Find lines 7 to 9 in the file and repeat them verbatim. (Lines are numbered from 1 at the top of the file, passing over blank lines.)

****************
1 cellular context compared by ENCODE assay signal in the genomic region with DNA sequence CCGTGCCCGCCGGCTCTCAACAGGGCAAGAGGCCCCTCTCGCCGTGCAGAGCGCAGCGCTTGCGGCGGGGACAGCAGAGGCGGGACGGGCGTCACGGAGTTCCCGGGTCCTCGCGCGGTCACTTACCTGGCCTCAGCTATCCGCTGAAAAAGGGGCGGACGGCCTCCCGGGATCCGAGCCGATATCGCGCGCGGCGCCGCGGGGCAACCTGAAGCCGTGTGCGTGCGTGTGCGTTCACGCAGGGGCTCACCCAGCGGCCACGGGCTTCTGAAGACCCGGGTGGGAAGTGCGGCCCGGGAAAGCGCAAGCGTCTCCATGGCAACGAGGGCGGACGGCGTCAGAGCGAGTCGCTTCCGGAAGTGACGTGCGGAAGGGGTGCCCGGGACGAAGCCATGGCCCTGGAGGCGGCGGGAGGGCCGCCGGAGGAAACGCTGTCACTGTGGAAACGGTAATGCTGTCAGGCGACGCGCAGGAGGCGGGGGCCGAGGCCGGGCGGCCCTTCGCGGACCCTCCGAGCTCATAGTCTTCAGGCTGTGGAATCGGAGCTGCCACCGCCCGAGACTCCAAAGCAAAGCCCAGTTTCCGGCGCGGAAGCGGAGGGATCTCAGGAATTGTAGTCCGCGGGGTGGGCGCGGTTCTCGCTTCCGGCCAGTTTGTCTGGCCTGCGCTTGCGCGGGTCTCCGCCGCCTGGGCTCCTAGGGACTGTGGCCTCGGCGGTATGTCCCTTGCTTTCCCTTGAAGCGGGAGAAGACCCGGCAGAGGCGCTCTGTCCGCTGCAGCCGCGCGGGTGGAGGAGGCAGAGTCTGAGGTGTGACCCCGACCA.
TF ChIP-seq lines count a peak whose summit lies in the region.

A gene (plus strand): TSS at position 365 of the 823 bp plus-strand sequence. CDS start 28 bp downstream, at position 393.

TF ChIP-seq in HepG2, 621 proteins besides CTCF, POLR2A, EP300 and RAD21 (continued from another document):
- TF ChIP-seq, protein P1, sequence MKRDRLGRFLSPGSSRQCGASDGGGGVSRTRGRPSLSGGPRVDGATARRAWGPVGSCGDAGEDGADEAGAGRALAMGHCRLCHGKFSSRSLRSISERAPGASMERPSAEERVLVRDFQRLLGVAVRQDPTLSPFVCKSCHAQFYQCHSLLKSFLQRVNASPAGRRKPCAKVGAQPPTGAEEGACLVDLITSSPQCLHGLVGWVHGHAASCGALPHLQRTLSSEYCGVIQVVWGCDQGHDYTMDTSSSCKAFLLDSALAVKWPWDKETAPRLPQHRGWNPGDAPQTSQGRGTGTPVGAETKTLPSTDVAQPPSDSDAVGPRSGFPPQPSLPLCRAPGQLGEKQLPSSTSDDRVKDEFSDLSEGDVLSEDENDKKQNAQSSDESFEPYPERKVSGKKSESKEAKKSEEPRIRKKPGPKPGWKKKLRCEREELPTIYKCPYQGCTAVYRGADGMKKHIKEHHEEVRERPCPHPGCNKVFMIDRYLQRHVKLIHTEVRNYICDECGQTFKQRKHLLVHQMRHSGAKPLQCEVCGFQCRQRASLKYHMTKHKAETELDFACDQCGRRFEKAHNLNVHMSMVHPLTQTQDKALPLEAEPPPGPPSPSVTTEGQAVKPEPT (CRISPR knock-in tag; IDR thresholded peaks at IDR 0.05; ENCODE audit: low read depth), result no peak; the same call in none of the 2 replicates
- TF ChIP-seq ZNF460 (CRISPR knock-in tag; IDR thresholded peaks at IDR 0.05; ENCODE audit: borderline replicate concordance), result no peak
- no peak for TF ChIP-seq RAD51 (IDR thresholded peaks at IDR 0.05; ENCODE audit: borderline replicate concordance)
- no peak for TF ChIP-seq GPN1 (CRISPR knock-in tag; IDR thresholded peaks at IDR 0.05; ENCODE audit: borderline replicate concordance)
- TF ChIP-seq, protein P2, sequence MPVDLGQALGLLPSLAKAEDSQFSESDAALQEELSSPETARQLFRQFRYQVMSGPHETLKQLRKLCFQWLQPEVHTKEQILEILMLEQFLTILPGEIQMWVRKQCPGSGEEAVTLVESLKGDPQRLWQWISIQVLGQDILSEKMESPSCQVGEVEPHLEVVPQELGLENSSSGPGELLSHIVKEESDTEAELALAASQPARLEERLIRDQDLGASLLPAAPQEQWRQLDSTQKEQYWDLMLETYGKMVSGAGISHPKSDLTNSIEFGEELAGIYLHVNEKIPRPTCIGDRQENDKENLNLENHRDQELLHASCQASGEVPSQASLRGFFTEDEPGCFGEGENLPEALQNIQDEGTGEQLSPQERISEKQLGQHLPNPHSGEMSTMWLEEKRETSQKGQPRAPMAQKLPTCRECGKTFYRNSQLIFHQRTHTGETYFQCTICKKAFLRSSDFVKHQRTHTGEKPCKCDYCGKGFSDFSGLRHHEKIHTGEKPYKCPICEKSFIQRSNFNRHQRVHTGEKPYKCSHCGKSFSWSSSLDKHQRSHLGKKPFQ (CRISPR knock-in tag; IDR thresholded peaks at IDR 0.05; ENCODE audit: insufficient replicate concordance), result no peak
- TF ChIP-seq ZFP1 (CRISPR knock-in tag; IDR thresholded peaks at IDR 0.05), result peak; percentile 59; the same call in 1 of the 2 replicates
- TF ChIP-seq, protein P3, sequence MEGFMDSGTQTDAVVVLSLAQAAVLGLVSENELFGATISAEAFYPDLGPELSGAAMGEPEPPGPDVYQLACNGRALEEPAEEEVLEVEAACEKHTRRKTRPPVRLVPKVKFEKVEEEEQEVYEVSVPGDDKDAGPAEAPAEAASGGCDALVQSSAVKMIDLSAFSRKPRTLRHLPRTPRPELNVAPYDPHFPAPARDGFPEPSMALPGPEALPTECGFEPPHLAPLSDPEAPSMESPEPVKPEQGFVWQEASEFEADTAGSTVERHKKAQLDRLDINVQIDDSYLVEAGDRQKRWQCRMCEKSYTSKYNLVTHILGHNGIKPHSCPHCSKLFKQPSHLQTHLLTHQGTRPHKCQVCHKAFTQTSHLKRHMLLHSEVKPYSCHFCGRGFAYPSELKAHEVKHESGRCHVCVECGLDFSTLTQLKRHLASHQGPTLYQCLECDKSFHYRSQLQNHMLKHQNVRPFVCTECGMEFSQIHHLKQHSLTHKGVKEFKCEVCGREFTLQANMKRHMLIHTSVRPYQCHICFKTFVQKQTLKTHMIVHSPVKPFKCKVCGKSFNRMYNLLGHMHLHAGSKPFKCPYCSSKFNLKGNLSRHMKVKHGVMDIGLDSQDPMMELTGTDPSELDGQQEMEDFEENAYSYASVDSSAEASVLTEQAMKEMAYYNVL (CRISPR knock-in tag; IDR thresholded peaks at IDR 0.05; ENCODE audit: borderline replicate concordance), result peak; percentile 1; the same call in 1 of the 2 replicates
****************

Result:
- no peak for TF ChIP-seq RAD51 (IDR thresholded peaks at IDR 0.05; ENCODE audit: borderline replicate concordance)
- no peak for TF ChIP-seq GPN1 (CRISPR knock-in tag; IDR thresholded peaks at IDR 0.05; ENCODE audit: borderline replicate concordance)
- TF ChIP-seq, protein P2, sequence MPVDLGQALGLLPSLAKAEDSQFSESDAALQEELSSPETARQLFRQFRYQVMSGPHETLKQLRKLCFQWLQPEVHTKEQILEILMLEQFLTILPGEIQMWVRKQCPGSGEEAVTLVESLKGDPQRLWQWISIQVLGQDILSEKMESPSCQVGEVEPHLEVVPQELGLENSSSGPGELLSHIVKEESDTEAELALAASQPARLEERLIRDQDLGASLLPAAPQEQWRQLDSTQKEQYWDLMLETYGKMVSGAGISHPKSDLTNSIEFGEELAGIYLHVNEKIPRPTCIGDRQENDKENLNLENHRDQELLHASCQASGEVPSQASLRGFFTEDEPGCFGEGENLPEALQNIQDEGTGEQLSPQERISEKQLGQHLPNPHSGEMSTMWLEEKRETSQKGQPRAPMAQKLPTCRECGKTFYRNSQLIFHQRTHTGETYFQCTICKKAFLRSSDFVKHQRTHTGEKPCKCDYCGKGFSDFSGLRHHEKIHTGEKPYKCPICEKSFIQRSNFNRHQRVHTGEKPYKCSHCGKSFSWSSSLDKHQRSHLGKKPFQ (CRISPR knock-in tag; IDR thresholded peaks at IDR 0.05; ENCODE audit: insufficient replicate concordance), result no peak